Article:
Spain banks downgraded by S&P and Fitch
Two leading credit rating agencies have downgraded some of Spain's largest banks, citing a deteriorating outlook for the Spanish economy.
Standard & Poor's (S&P) said it was downgrading the ratings of 10 financial institutions, including the country's two biggest banks, Santander and BBVA.
Fitch said it was cutting the ratings of six banks, after downgrading Spain last week.
Ratings agencies have been downgrading European banks during the debt crisis.
S&P said its latest action resulted from the "tougher-than-previously-anticipated macroeconomic and financial environment in Spain".
"In our view, Spain's economy faces dimming growth prospects in the near term, real estate market activity remains depressed, and turbulence in the capital markets has heightened."
It said banks would continue to be affected by imbalances in the Spanish economy for the next 15-18 months.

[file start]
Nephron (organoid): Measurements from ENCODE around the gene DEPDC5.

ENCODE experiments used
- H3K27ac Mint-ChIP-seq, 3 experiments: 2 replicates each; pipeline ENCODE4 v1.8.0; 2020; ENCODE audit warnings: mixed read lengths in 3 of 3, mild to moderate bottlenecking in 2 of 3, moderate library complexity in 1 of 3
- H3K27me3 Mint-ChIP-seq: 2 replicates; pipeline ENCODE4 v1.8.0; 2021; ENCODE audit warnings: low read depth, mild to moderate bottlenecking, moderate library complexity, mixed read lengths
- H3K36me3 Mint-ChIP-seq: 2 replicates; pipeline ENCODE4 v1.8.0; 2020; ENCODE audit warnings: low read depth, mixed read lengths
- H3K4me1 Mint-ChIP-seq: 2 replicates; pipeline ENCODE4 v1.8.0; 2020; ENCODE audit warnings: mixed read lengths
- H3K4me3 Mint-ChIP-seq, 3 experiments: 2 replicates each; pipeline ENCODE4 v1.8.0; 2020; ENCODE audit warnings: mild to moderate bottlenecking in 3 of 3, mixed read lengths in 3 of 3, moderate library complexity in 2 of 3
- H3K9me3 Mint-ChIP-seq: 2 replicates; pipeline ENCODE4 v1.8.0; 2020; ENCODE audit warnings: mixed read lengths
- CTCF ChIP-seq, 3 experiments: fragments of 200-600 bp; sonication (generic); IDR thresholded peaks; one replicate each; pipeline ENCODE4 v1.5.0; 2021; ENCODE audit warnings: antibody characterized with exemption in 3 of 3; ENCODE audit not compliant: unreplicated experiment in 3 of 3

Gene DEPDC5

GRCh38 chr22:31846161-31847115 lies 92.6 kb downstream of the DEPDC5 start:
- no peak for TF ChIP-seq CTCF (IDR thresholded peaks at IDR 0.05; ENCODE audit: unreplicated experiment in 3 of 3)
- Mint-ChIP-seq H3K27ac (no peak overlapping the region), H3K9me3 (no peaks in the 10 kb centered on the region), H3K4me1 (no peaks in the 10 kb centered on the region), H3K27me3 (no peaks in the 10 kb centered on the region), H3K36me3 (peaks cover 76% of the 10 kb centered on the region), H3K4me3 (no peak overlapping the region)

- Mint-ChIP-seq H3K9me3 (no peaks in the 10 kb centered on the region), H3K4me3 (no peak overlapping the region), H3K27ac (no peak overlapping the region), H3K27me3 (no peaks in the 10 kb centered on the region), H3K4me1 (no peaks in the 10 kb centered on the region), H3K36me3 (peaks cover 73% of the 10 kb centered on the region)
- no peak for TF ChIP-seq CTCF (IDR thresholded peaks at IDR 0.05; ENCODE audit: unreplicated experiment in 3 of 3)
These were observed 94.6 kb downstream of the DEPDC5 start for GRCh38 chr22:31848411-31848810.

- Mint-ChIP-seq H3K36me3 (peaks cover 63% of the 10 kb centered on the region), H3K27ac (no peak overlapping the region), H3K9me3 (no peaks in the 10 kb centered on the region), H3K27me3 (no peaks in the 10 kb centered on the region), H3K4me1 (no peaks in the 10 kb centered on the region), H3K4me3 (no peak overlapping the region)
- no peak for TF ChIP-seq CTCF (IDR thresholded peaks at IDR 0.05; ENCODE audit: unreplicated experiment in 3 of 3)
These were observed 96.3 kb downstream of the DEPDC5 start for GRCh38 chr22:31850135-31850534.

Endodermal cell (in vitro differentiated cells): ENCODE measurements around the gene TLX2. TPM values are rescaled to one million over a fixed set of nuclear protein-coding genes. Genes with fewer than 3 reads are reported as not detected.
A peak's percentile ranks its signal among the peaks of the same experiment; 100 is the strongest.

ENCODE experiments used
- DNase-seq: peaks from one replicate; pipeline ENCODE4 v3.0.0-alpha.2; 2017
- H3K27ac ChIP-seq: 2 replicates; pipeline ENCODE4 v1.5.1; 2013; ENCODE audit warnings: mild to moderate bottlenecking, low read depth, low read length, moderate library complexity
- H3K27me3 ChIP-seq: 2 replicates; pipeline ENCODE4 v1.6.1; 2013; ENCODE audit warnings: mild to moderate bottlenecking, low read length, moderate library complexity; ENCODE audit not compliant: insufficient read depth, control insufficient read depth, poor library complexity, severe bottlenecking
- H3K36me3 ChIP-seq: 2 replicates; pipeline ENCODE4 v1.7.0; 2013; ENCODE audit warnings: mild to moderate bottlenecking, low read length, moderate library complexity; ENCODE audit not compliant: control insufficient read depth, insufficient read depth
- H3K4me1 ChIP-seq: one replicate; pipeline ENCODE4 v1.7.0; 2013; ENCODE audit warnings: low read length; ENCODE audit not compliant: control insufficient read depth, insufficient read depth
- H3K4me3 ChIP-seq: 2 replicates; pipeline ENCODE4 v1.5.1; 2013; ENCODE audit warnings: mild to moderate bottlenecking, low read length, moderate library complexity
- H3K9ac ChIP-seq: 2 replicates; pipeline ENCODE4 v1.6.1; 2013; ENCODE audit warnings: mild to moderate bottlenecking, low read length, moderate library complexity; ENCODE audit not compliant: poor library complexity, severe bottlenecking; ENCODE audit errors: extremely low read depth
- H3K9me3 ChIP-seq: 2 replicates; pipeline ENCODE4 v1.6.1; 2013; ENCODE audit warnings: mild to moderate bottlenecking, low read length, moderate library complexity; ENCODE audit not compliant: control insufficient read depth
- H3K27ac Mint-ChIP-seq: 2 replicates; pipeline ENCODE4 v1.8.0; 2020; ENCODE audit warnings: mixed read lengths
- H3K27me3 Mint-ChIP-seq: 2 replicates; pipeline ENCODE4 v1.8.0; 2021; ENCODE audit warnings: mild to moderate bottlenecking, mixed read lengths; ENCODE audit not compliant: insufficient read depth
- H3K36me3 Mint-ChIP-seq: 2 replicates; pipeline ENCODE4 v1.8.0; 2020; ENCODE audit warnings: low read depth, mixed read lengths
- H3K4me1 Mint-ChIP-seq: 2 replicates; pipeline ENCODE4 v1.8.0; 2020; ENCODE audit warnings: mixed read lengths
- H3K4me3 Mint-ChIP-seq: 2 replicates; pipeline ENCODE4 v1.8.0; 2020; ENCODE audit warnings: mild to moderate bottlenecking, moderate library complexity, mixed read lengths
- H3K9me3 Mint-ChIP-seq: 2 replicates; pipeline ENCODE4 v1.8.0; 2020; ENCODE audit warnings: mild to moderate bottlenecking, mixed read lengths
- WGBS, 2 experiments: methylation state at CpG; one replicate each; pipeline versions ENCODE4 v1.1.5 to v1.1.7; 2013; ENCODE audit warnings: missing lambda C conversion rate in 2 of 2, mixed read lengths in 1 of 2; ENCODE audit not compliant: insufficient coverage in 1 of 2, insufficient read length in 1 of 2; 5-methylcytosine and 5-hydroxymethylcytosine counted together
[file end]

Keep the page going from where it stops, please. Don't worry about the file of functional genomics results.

Last Friday, Fitch said Spain's high underlying budget deficit and its fragile economic recovery made the country "especially vulnerable" to external shocks.
S&P downgraded Banco Santander and Banco Bilbao Vizcaya Argentaria by one notch, to AA- from AA.
Fitch also downgraded Santander one notch to AA-, and BBVA by one notch to A+.
European banks, particularly those in France, have been downgraded due to concerns about exposure to highly-indebted countries.
For example, the markets already expect banks to take a hit on Greek government bonds.
European leaders are currently working on proposals to solve the debt crisis once and for all, and central to these plans is recapitalising the banks to ensure they can withstand any defaults on government debts.
The third of the big three credit rating agencies, Moody's, downgraded 12 UK financial firms last week.
However, it said the move reflected the fact it believed the UK government was less likely to bail out banks that got into trouble, and not a deterioration in the financial strength of the banking system.